“Whom do you consider the champion lazy man of the newspaper game?” he was asked.
“That is so easy to answer,” was his reply with a wan smile. “Almost any of the real old-timers in this business would give you his name right off the bat. Why, Mark Twain holds the belt.”
The Republican’s foreman reflected.
“I was a printer’s devil on The Buffalo Express forty years ago,” he said, “and one of my duties was to sweep the room where reporters and editors worked. Every day during the time that Mark was a partner in the publication of The Express I was bribed by him in the cause of rest and ease. I would sweep every corner of that room, and when I came to Mark’s desk, on which his feet reposed, he would look me over and ask me to go away. ‘I don’t want my part of the office cleaned up.’ he would say. ‘Please don’t make me move, I’m so comfortable.’ Then he would give me a nickle to get away from him and leave him in his own corner without any of the debris of the business cleared away. He would rather die there in the dust and truck than uncross his legs or tilt his chair back so that I could sweep up.”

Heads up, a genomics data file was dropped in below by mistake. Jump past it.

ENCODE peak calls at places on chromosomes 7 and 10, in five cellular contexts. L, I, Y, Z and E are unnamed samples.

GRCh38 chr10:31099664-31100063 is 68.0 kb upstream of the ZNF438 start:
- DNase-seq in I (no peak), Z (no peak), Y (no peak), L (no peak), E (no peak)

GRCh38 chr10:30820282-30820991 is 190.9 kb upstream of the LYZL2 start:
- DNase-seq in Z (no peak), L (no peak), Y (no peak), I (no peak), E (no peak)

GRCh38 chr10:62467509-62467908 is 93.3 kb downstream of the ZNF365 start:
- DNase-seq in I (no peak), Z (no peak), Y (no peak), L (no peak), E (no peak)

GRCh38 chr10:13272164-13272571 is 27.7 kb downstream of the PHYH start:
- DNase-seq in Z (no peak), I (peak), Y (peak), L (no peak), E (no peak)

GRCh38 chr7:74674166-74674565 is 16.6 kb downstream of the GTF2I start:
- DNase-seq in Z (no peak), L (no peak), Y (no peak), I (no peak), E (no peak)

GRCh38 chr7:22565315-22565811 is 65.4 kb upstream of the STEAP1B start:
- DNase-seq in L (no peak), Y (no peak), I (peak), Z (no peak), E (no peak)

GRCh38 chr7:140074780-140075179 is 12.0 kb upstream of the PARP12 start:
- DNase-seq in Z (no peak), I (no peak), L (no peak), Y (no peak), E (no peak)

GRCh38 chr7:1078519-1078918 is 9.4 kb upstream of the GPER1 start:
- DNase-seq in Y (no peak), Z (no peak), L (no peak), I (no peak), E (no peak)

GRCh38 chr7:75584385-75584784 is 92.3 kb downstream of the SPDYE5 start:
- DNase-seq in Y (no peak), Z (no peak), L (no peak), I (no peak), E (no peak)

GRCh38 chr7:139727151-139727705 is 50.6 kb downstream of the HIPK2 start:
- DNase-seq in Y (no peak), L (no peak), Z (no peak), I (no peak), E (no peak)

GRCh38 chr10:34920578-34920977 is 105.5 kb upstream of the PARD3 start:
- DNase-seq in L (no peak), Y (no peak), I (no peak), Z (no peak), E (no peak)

Brother Landsittel stopped the press long enough to find out what was chipping the corners of his pages as they were swept downward from the big rollers.
“Yes, Sir,” he ruminated, “he was certainly lazy. One day he gave me a nickle to dot an ‘i’ in his copy for him. He did certainly enjoy life, that man did.”
That’s a neat story—and imagine that a nickel in those days could buy lunch for well over a week. Here’s Mark Twain’s promise to Buffalo readers upon his arrival to editorial duties at the Buffalo Express:
“I am not going to introduce any startling reforms, or in any way attempt to make trouble. I am simply going to do my plain, unpretending duty, when I cannot get out of it…. I shall always confine myself strictly to the truth, except when it is attended with inconvenience.”—from Mark Twain’s “Salutatory,” Buffalo Express, August 21, 1869
The early months in Buffalo meant going to work or staying at home—and trying not to go out much at all. Twain preferred the solace of home (mansion) life over much public socialization. There was a time several months into his Delaware Avenue residency that on one day he noticed the house next door was billowing smoke from a second floor window. Its inhabitants were totally unaware as they sat on the front veranda. Twain had never bothered to meet them but felt obliged to inform them and crouched by their gate saying:
“My name is Clemens; we ought to have called on you before, and I beg your pardon for intruding now in this informal way, but your house is on fire.”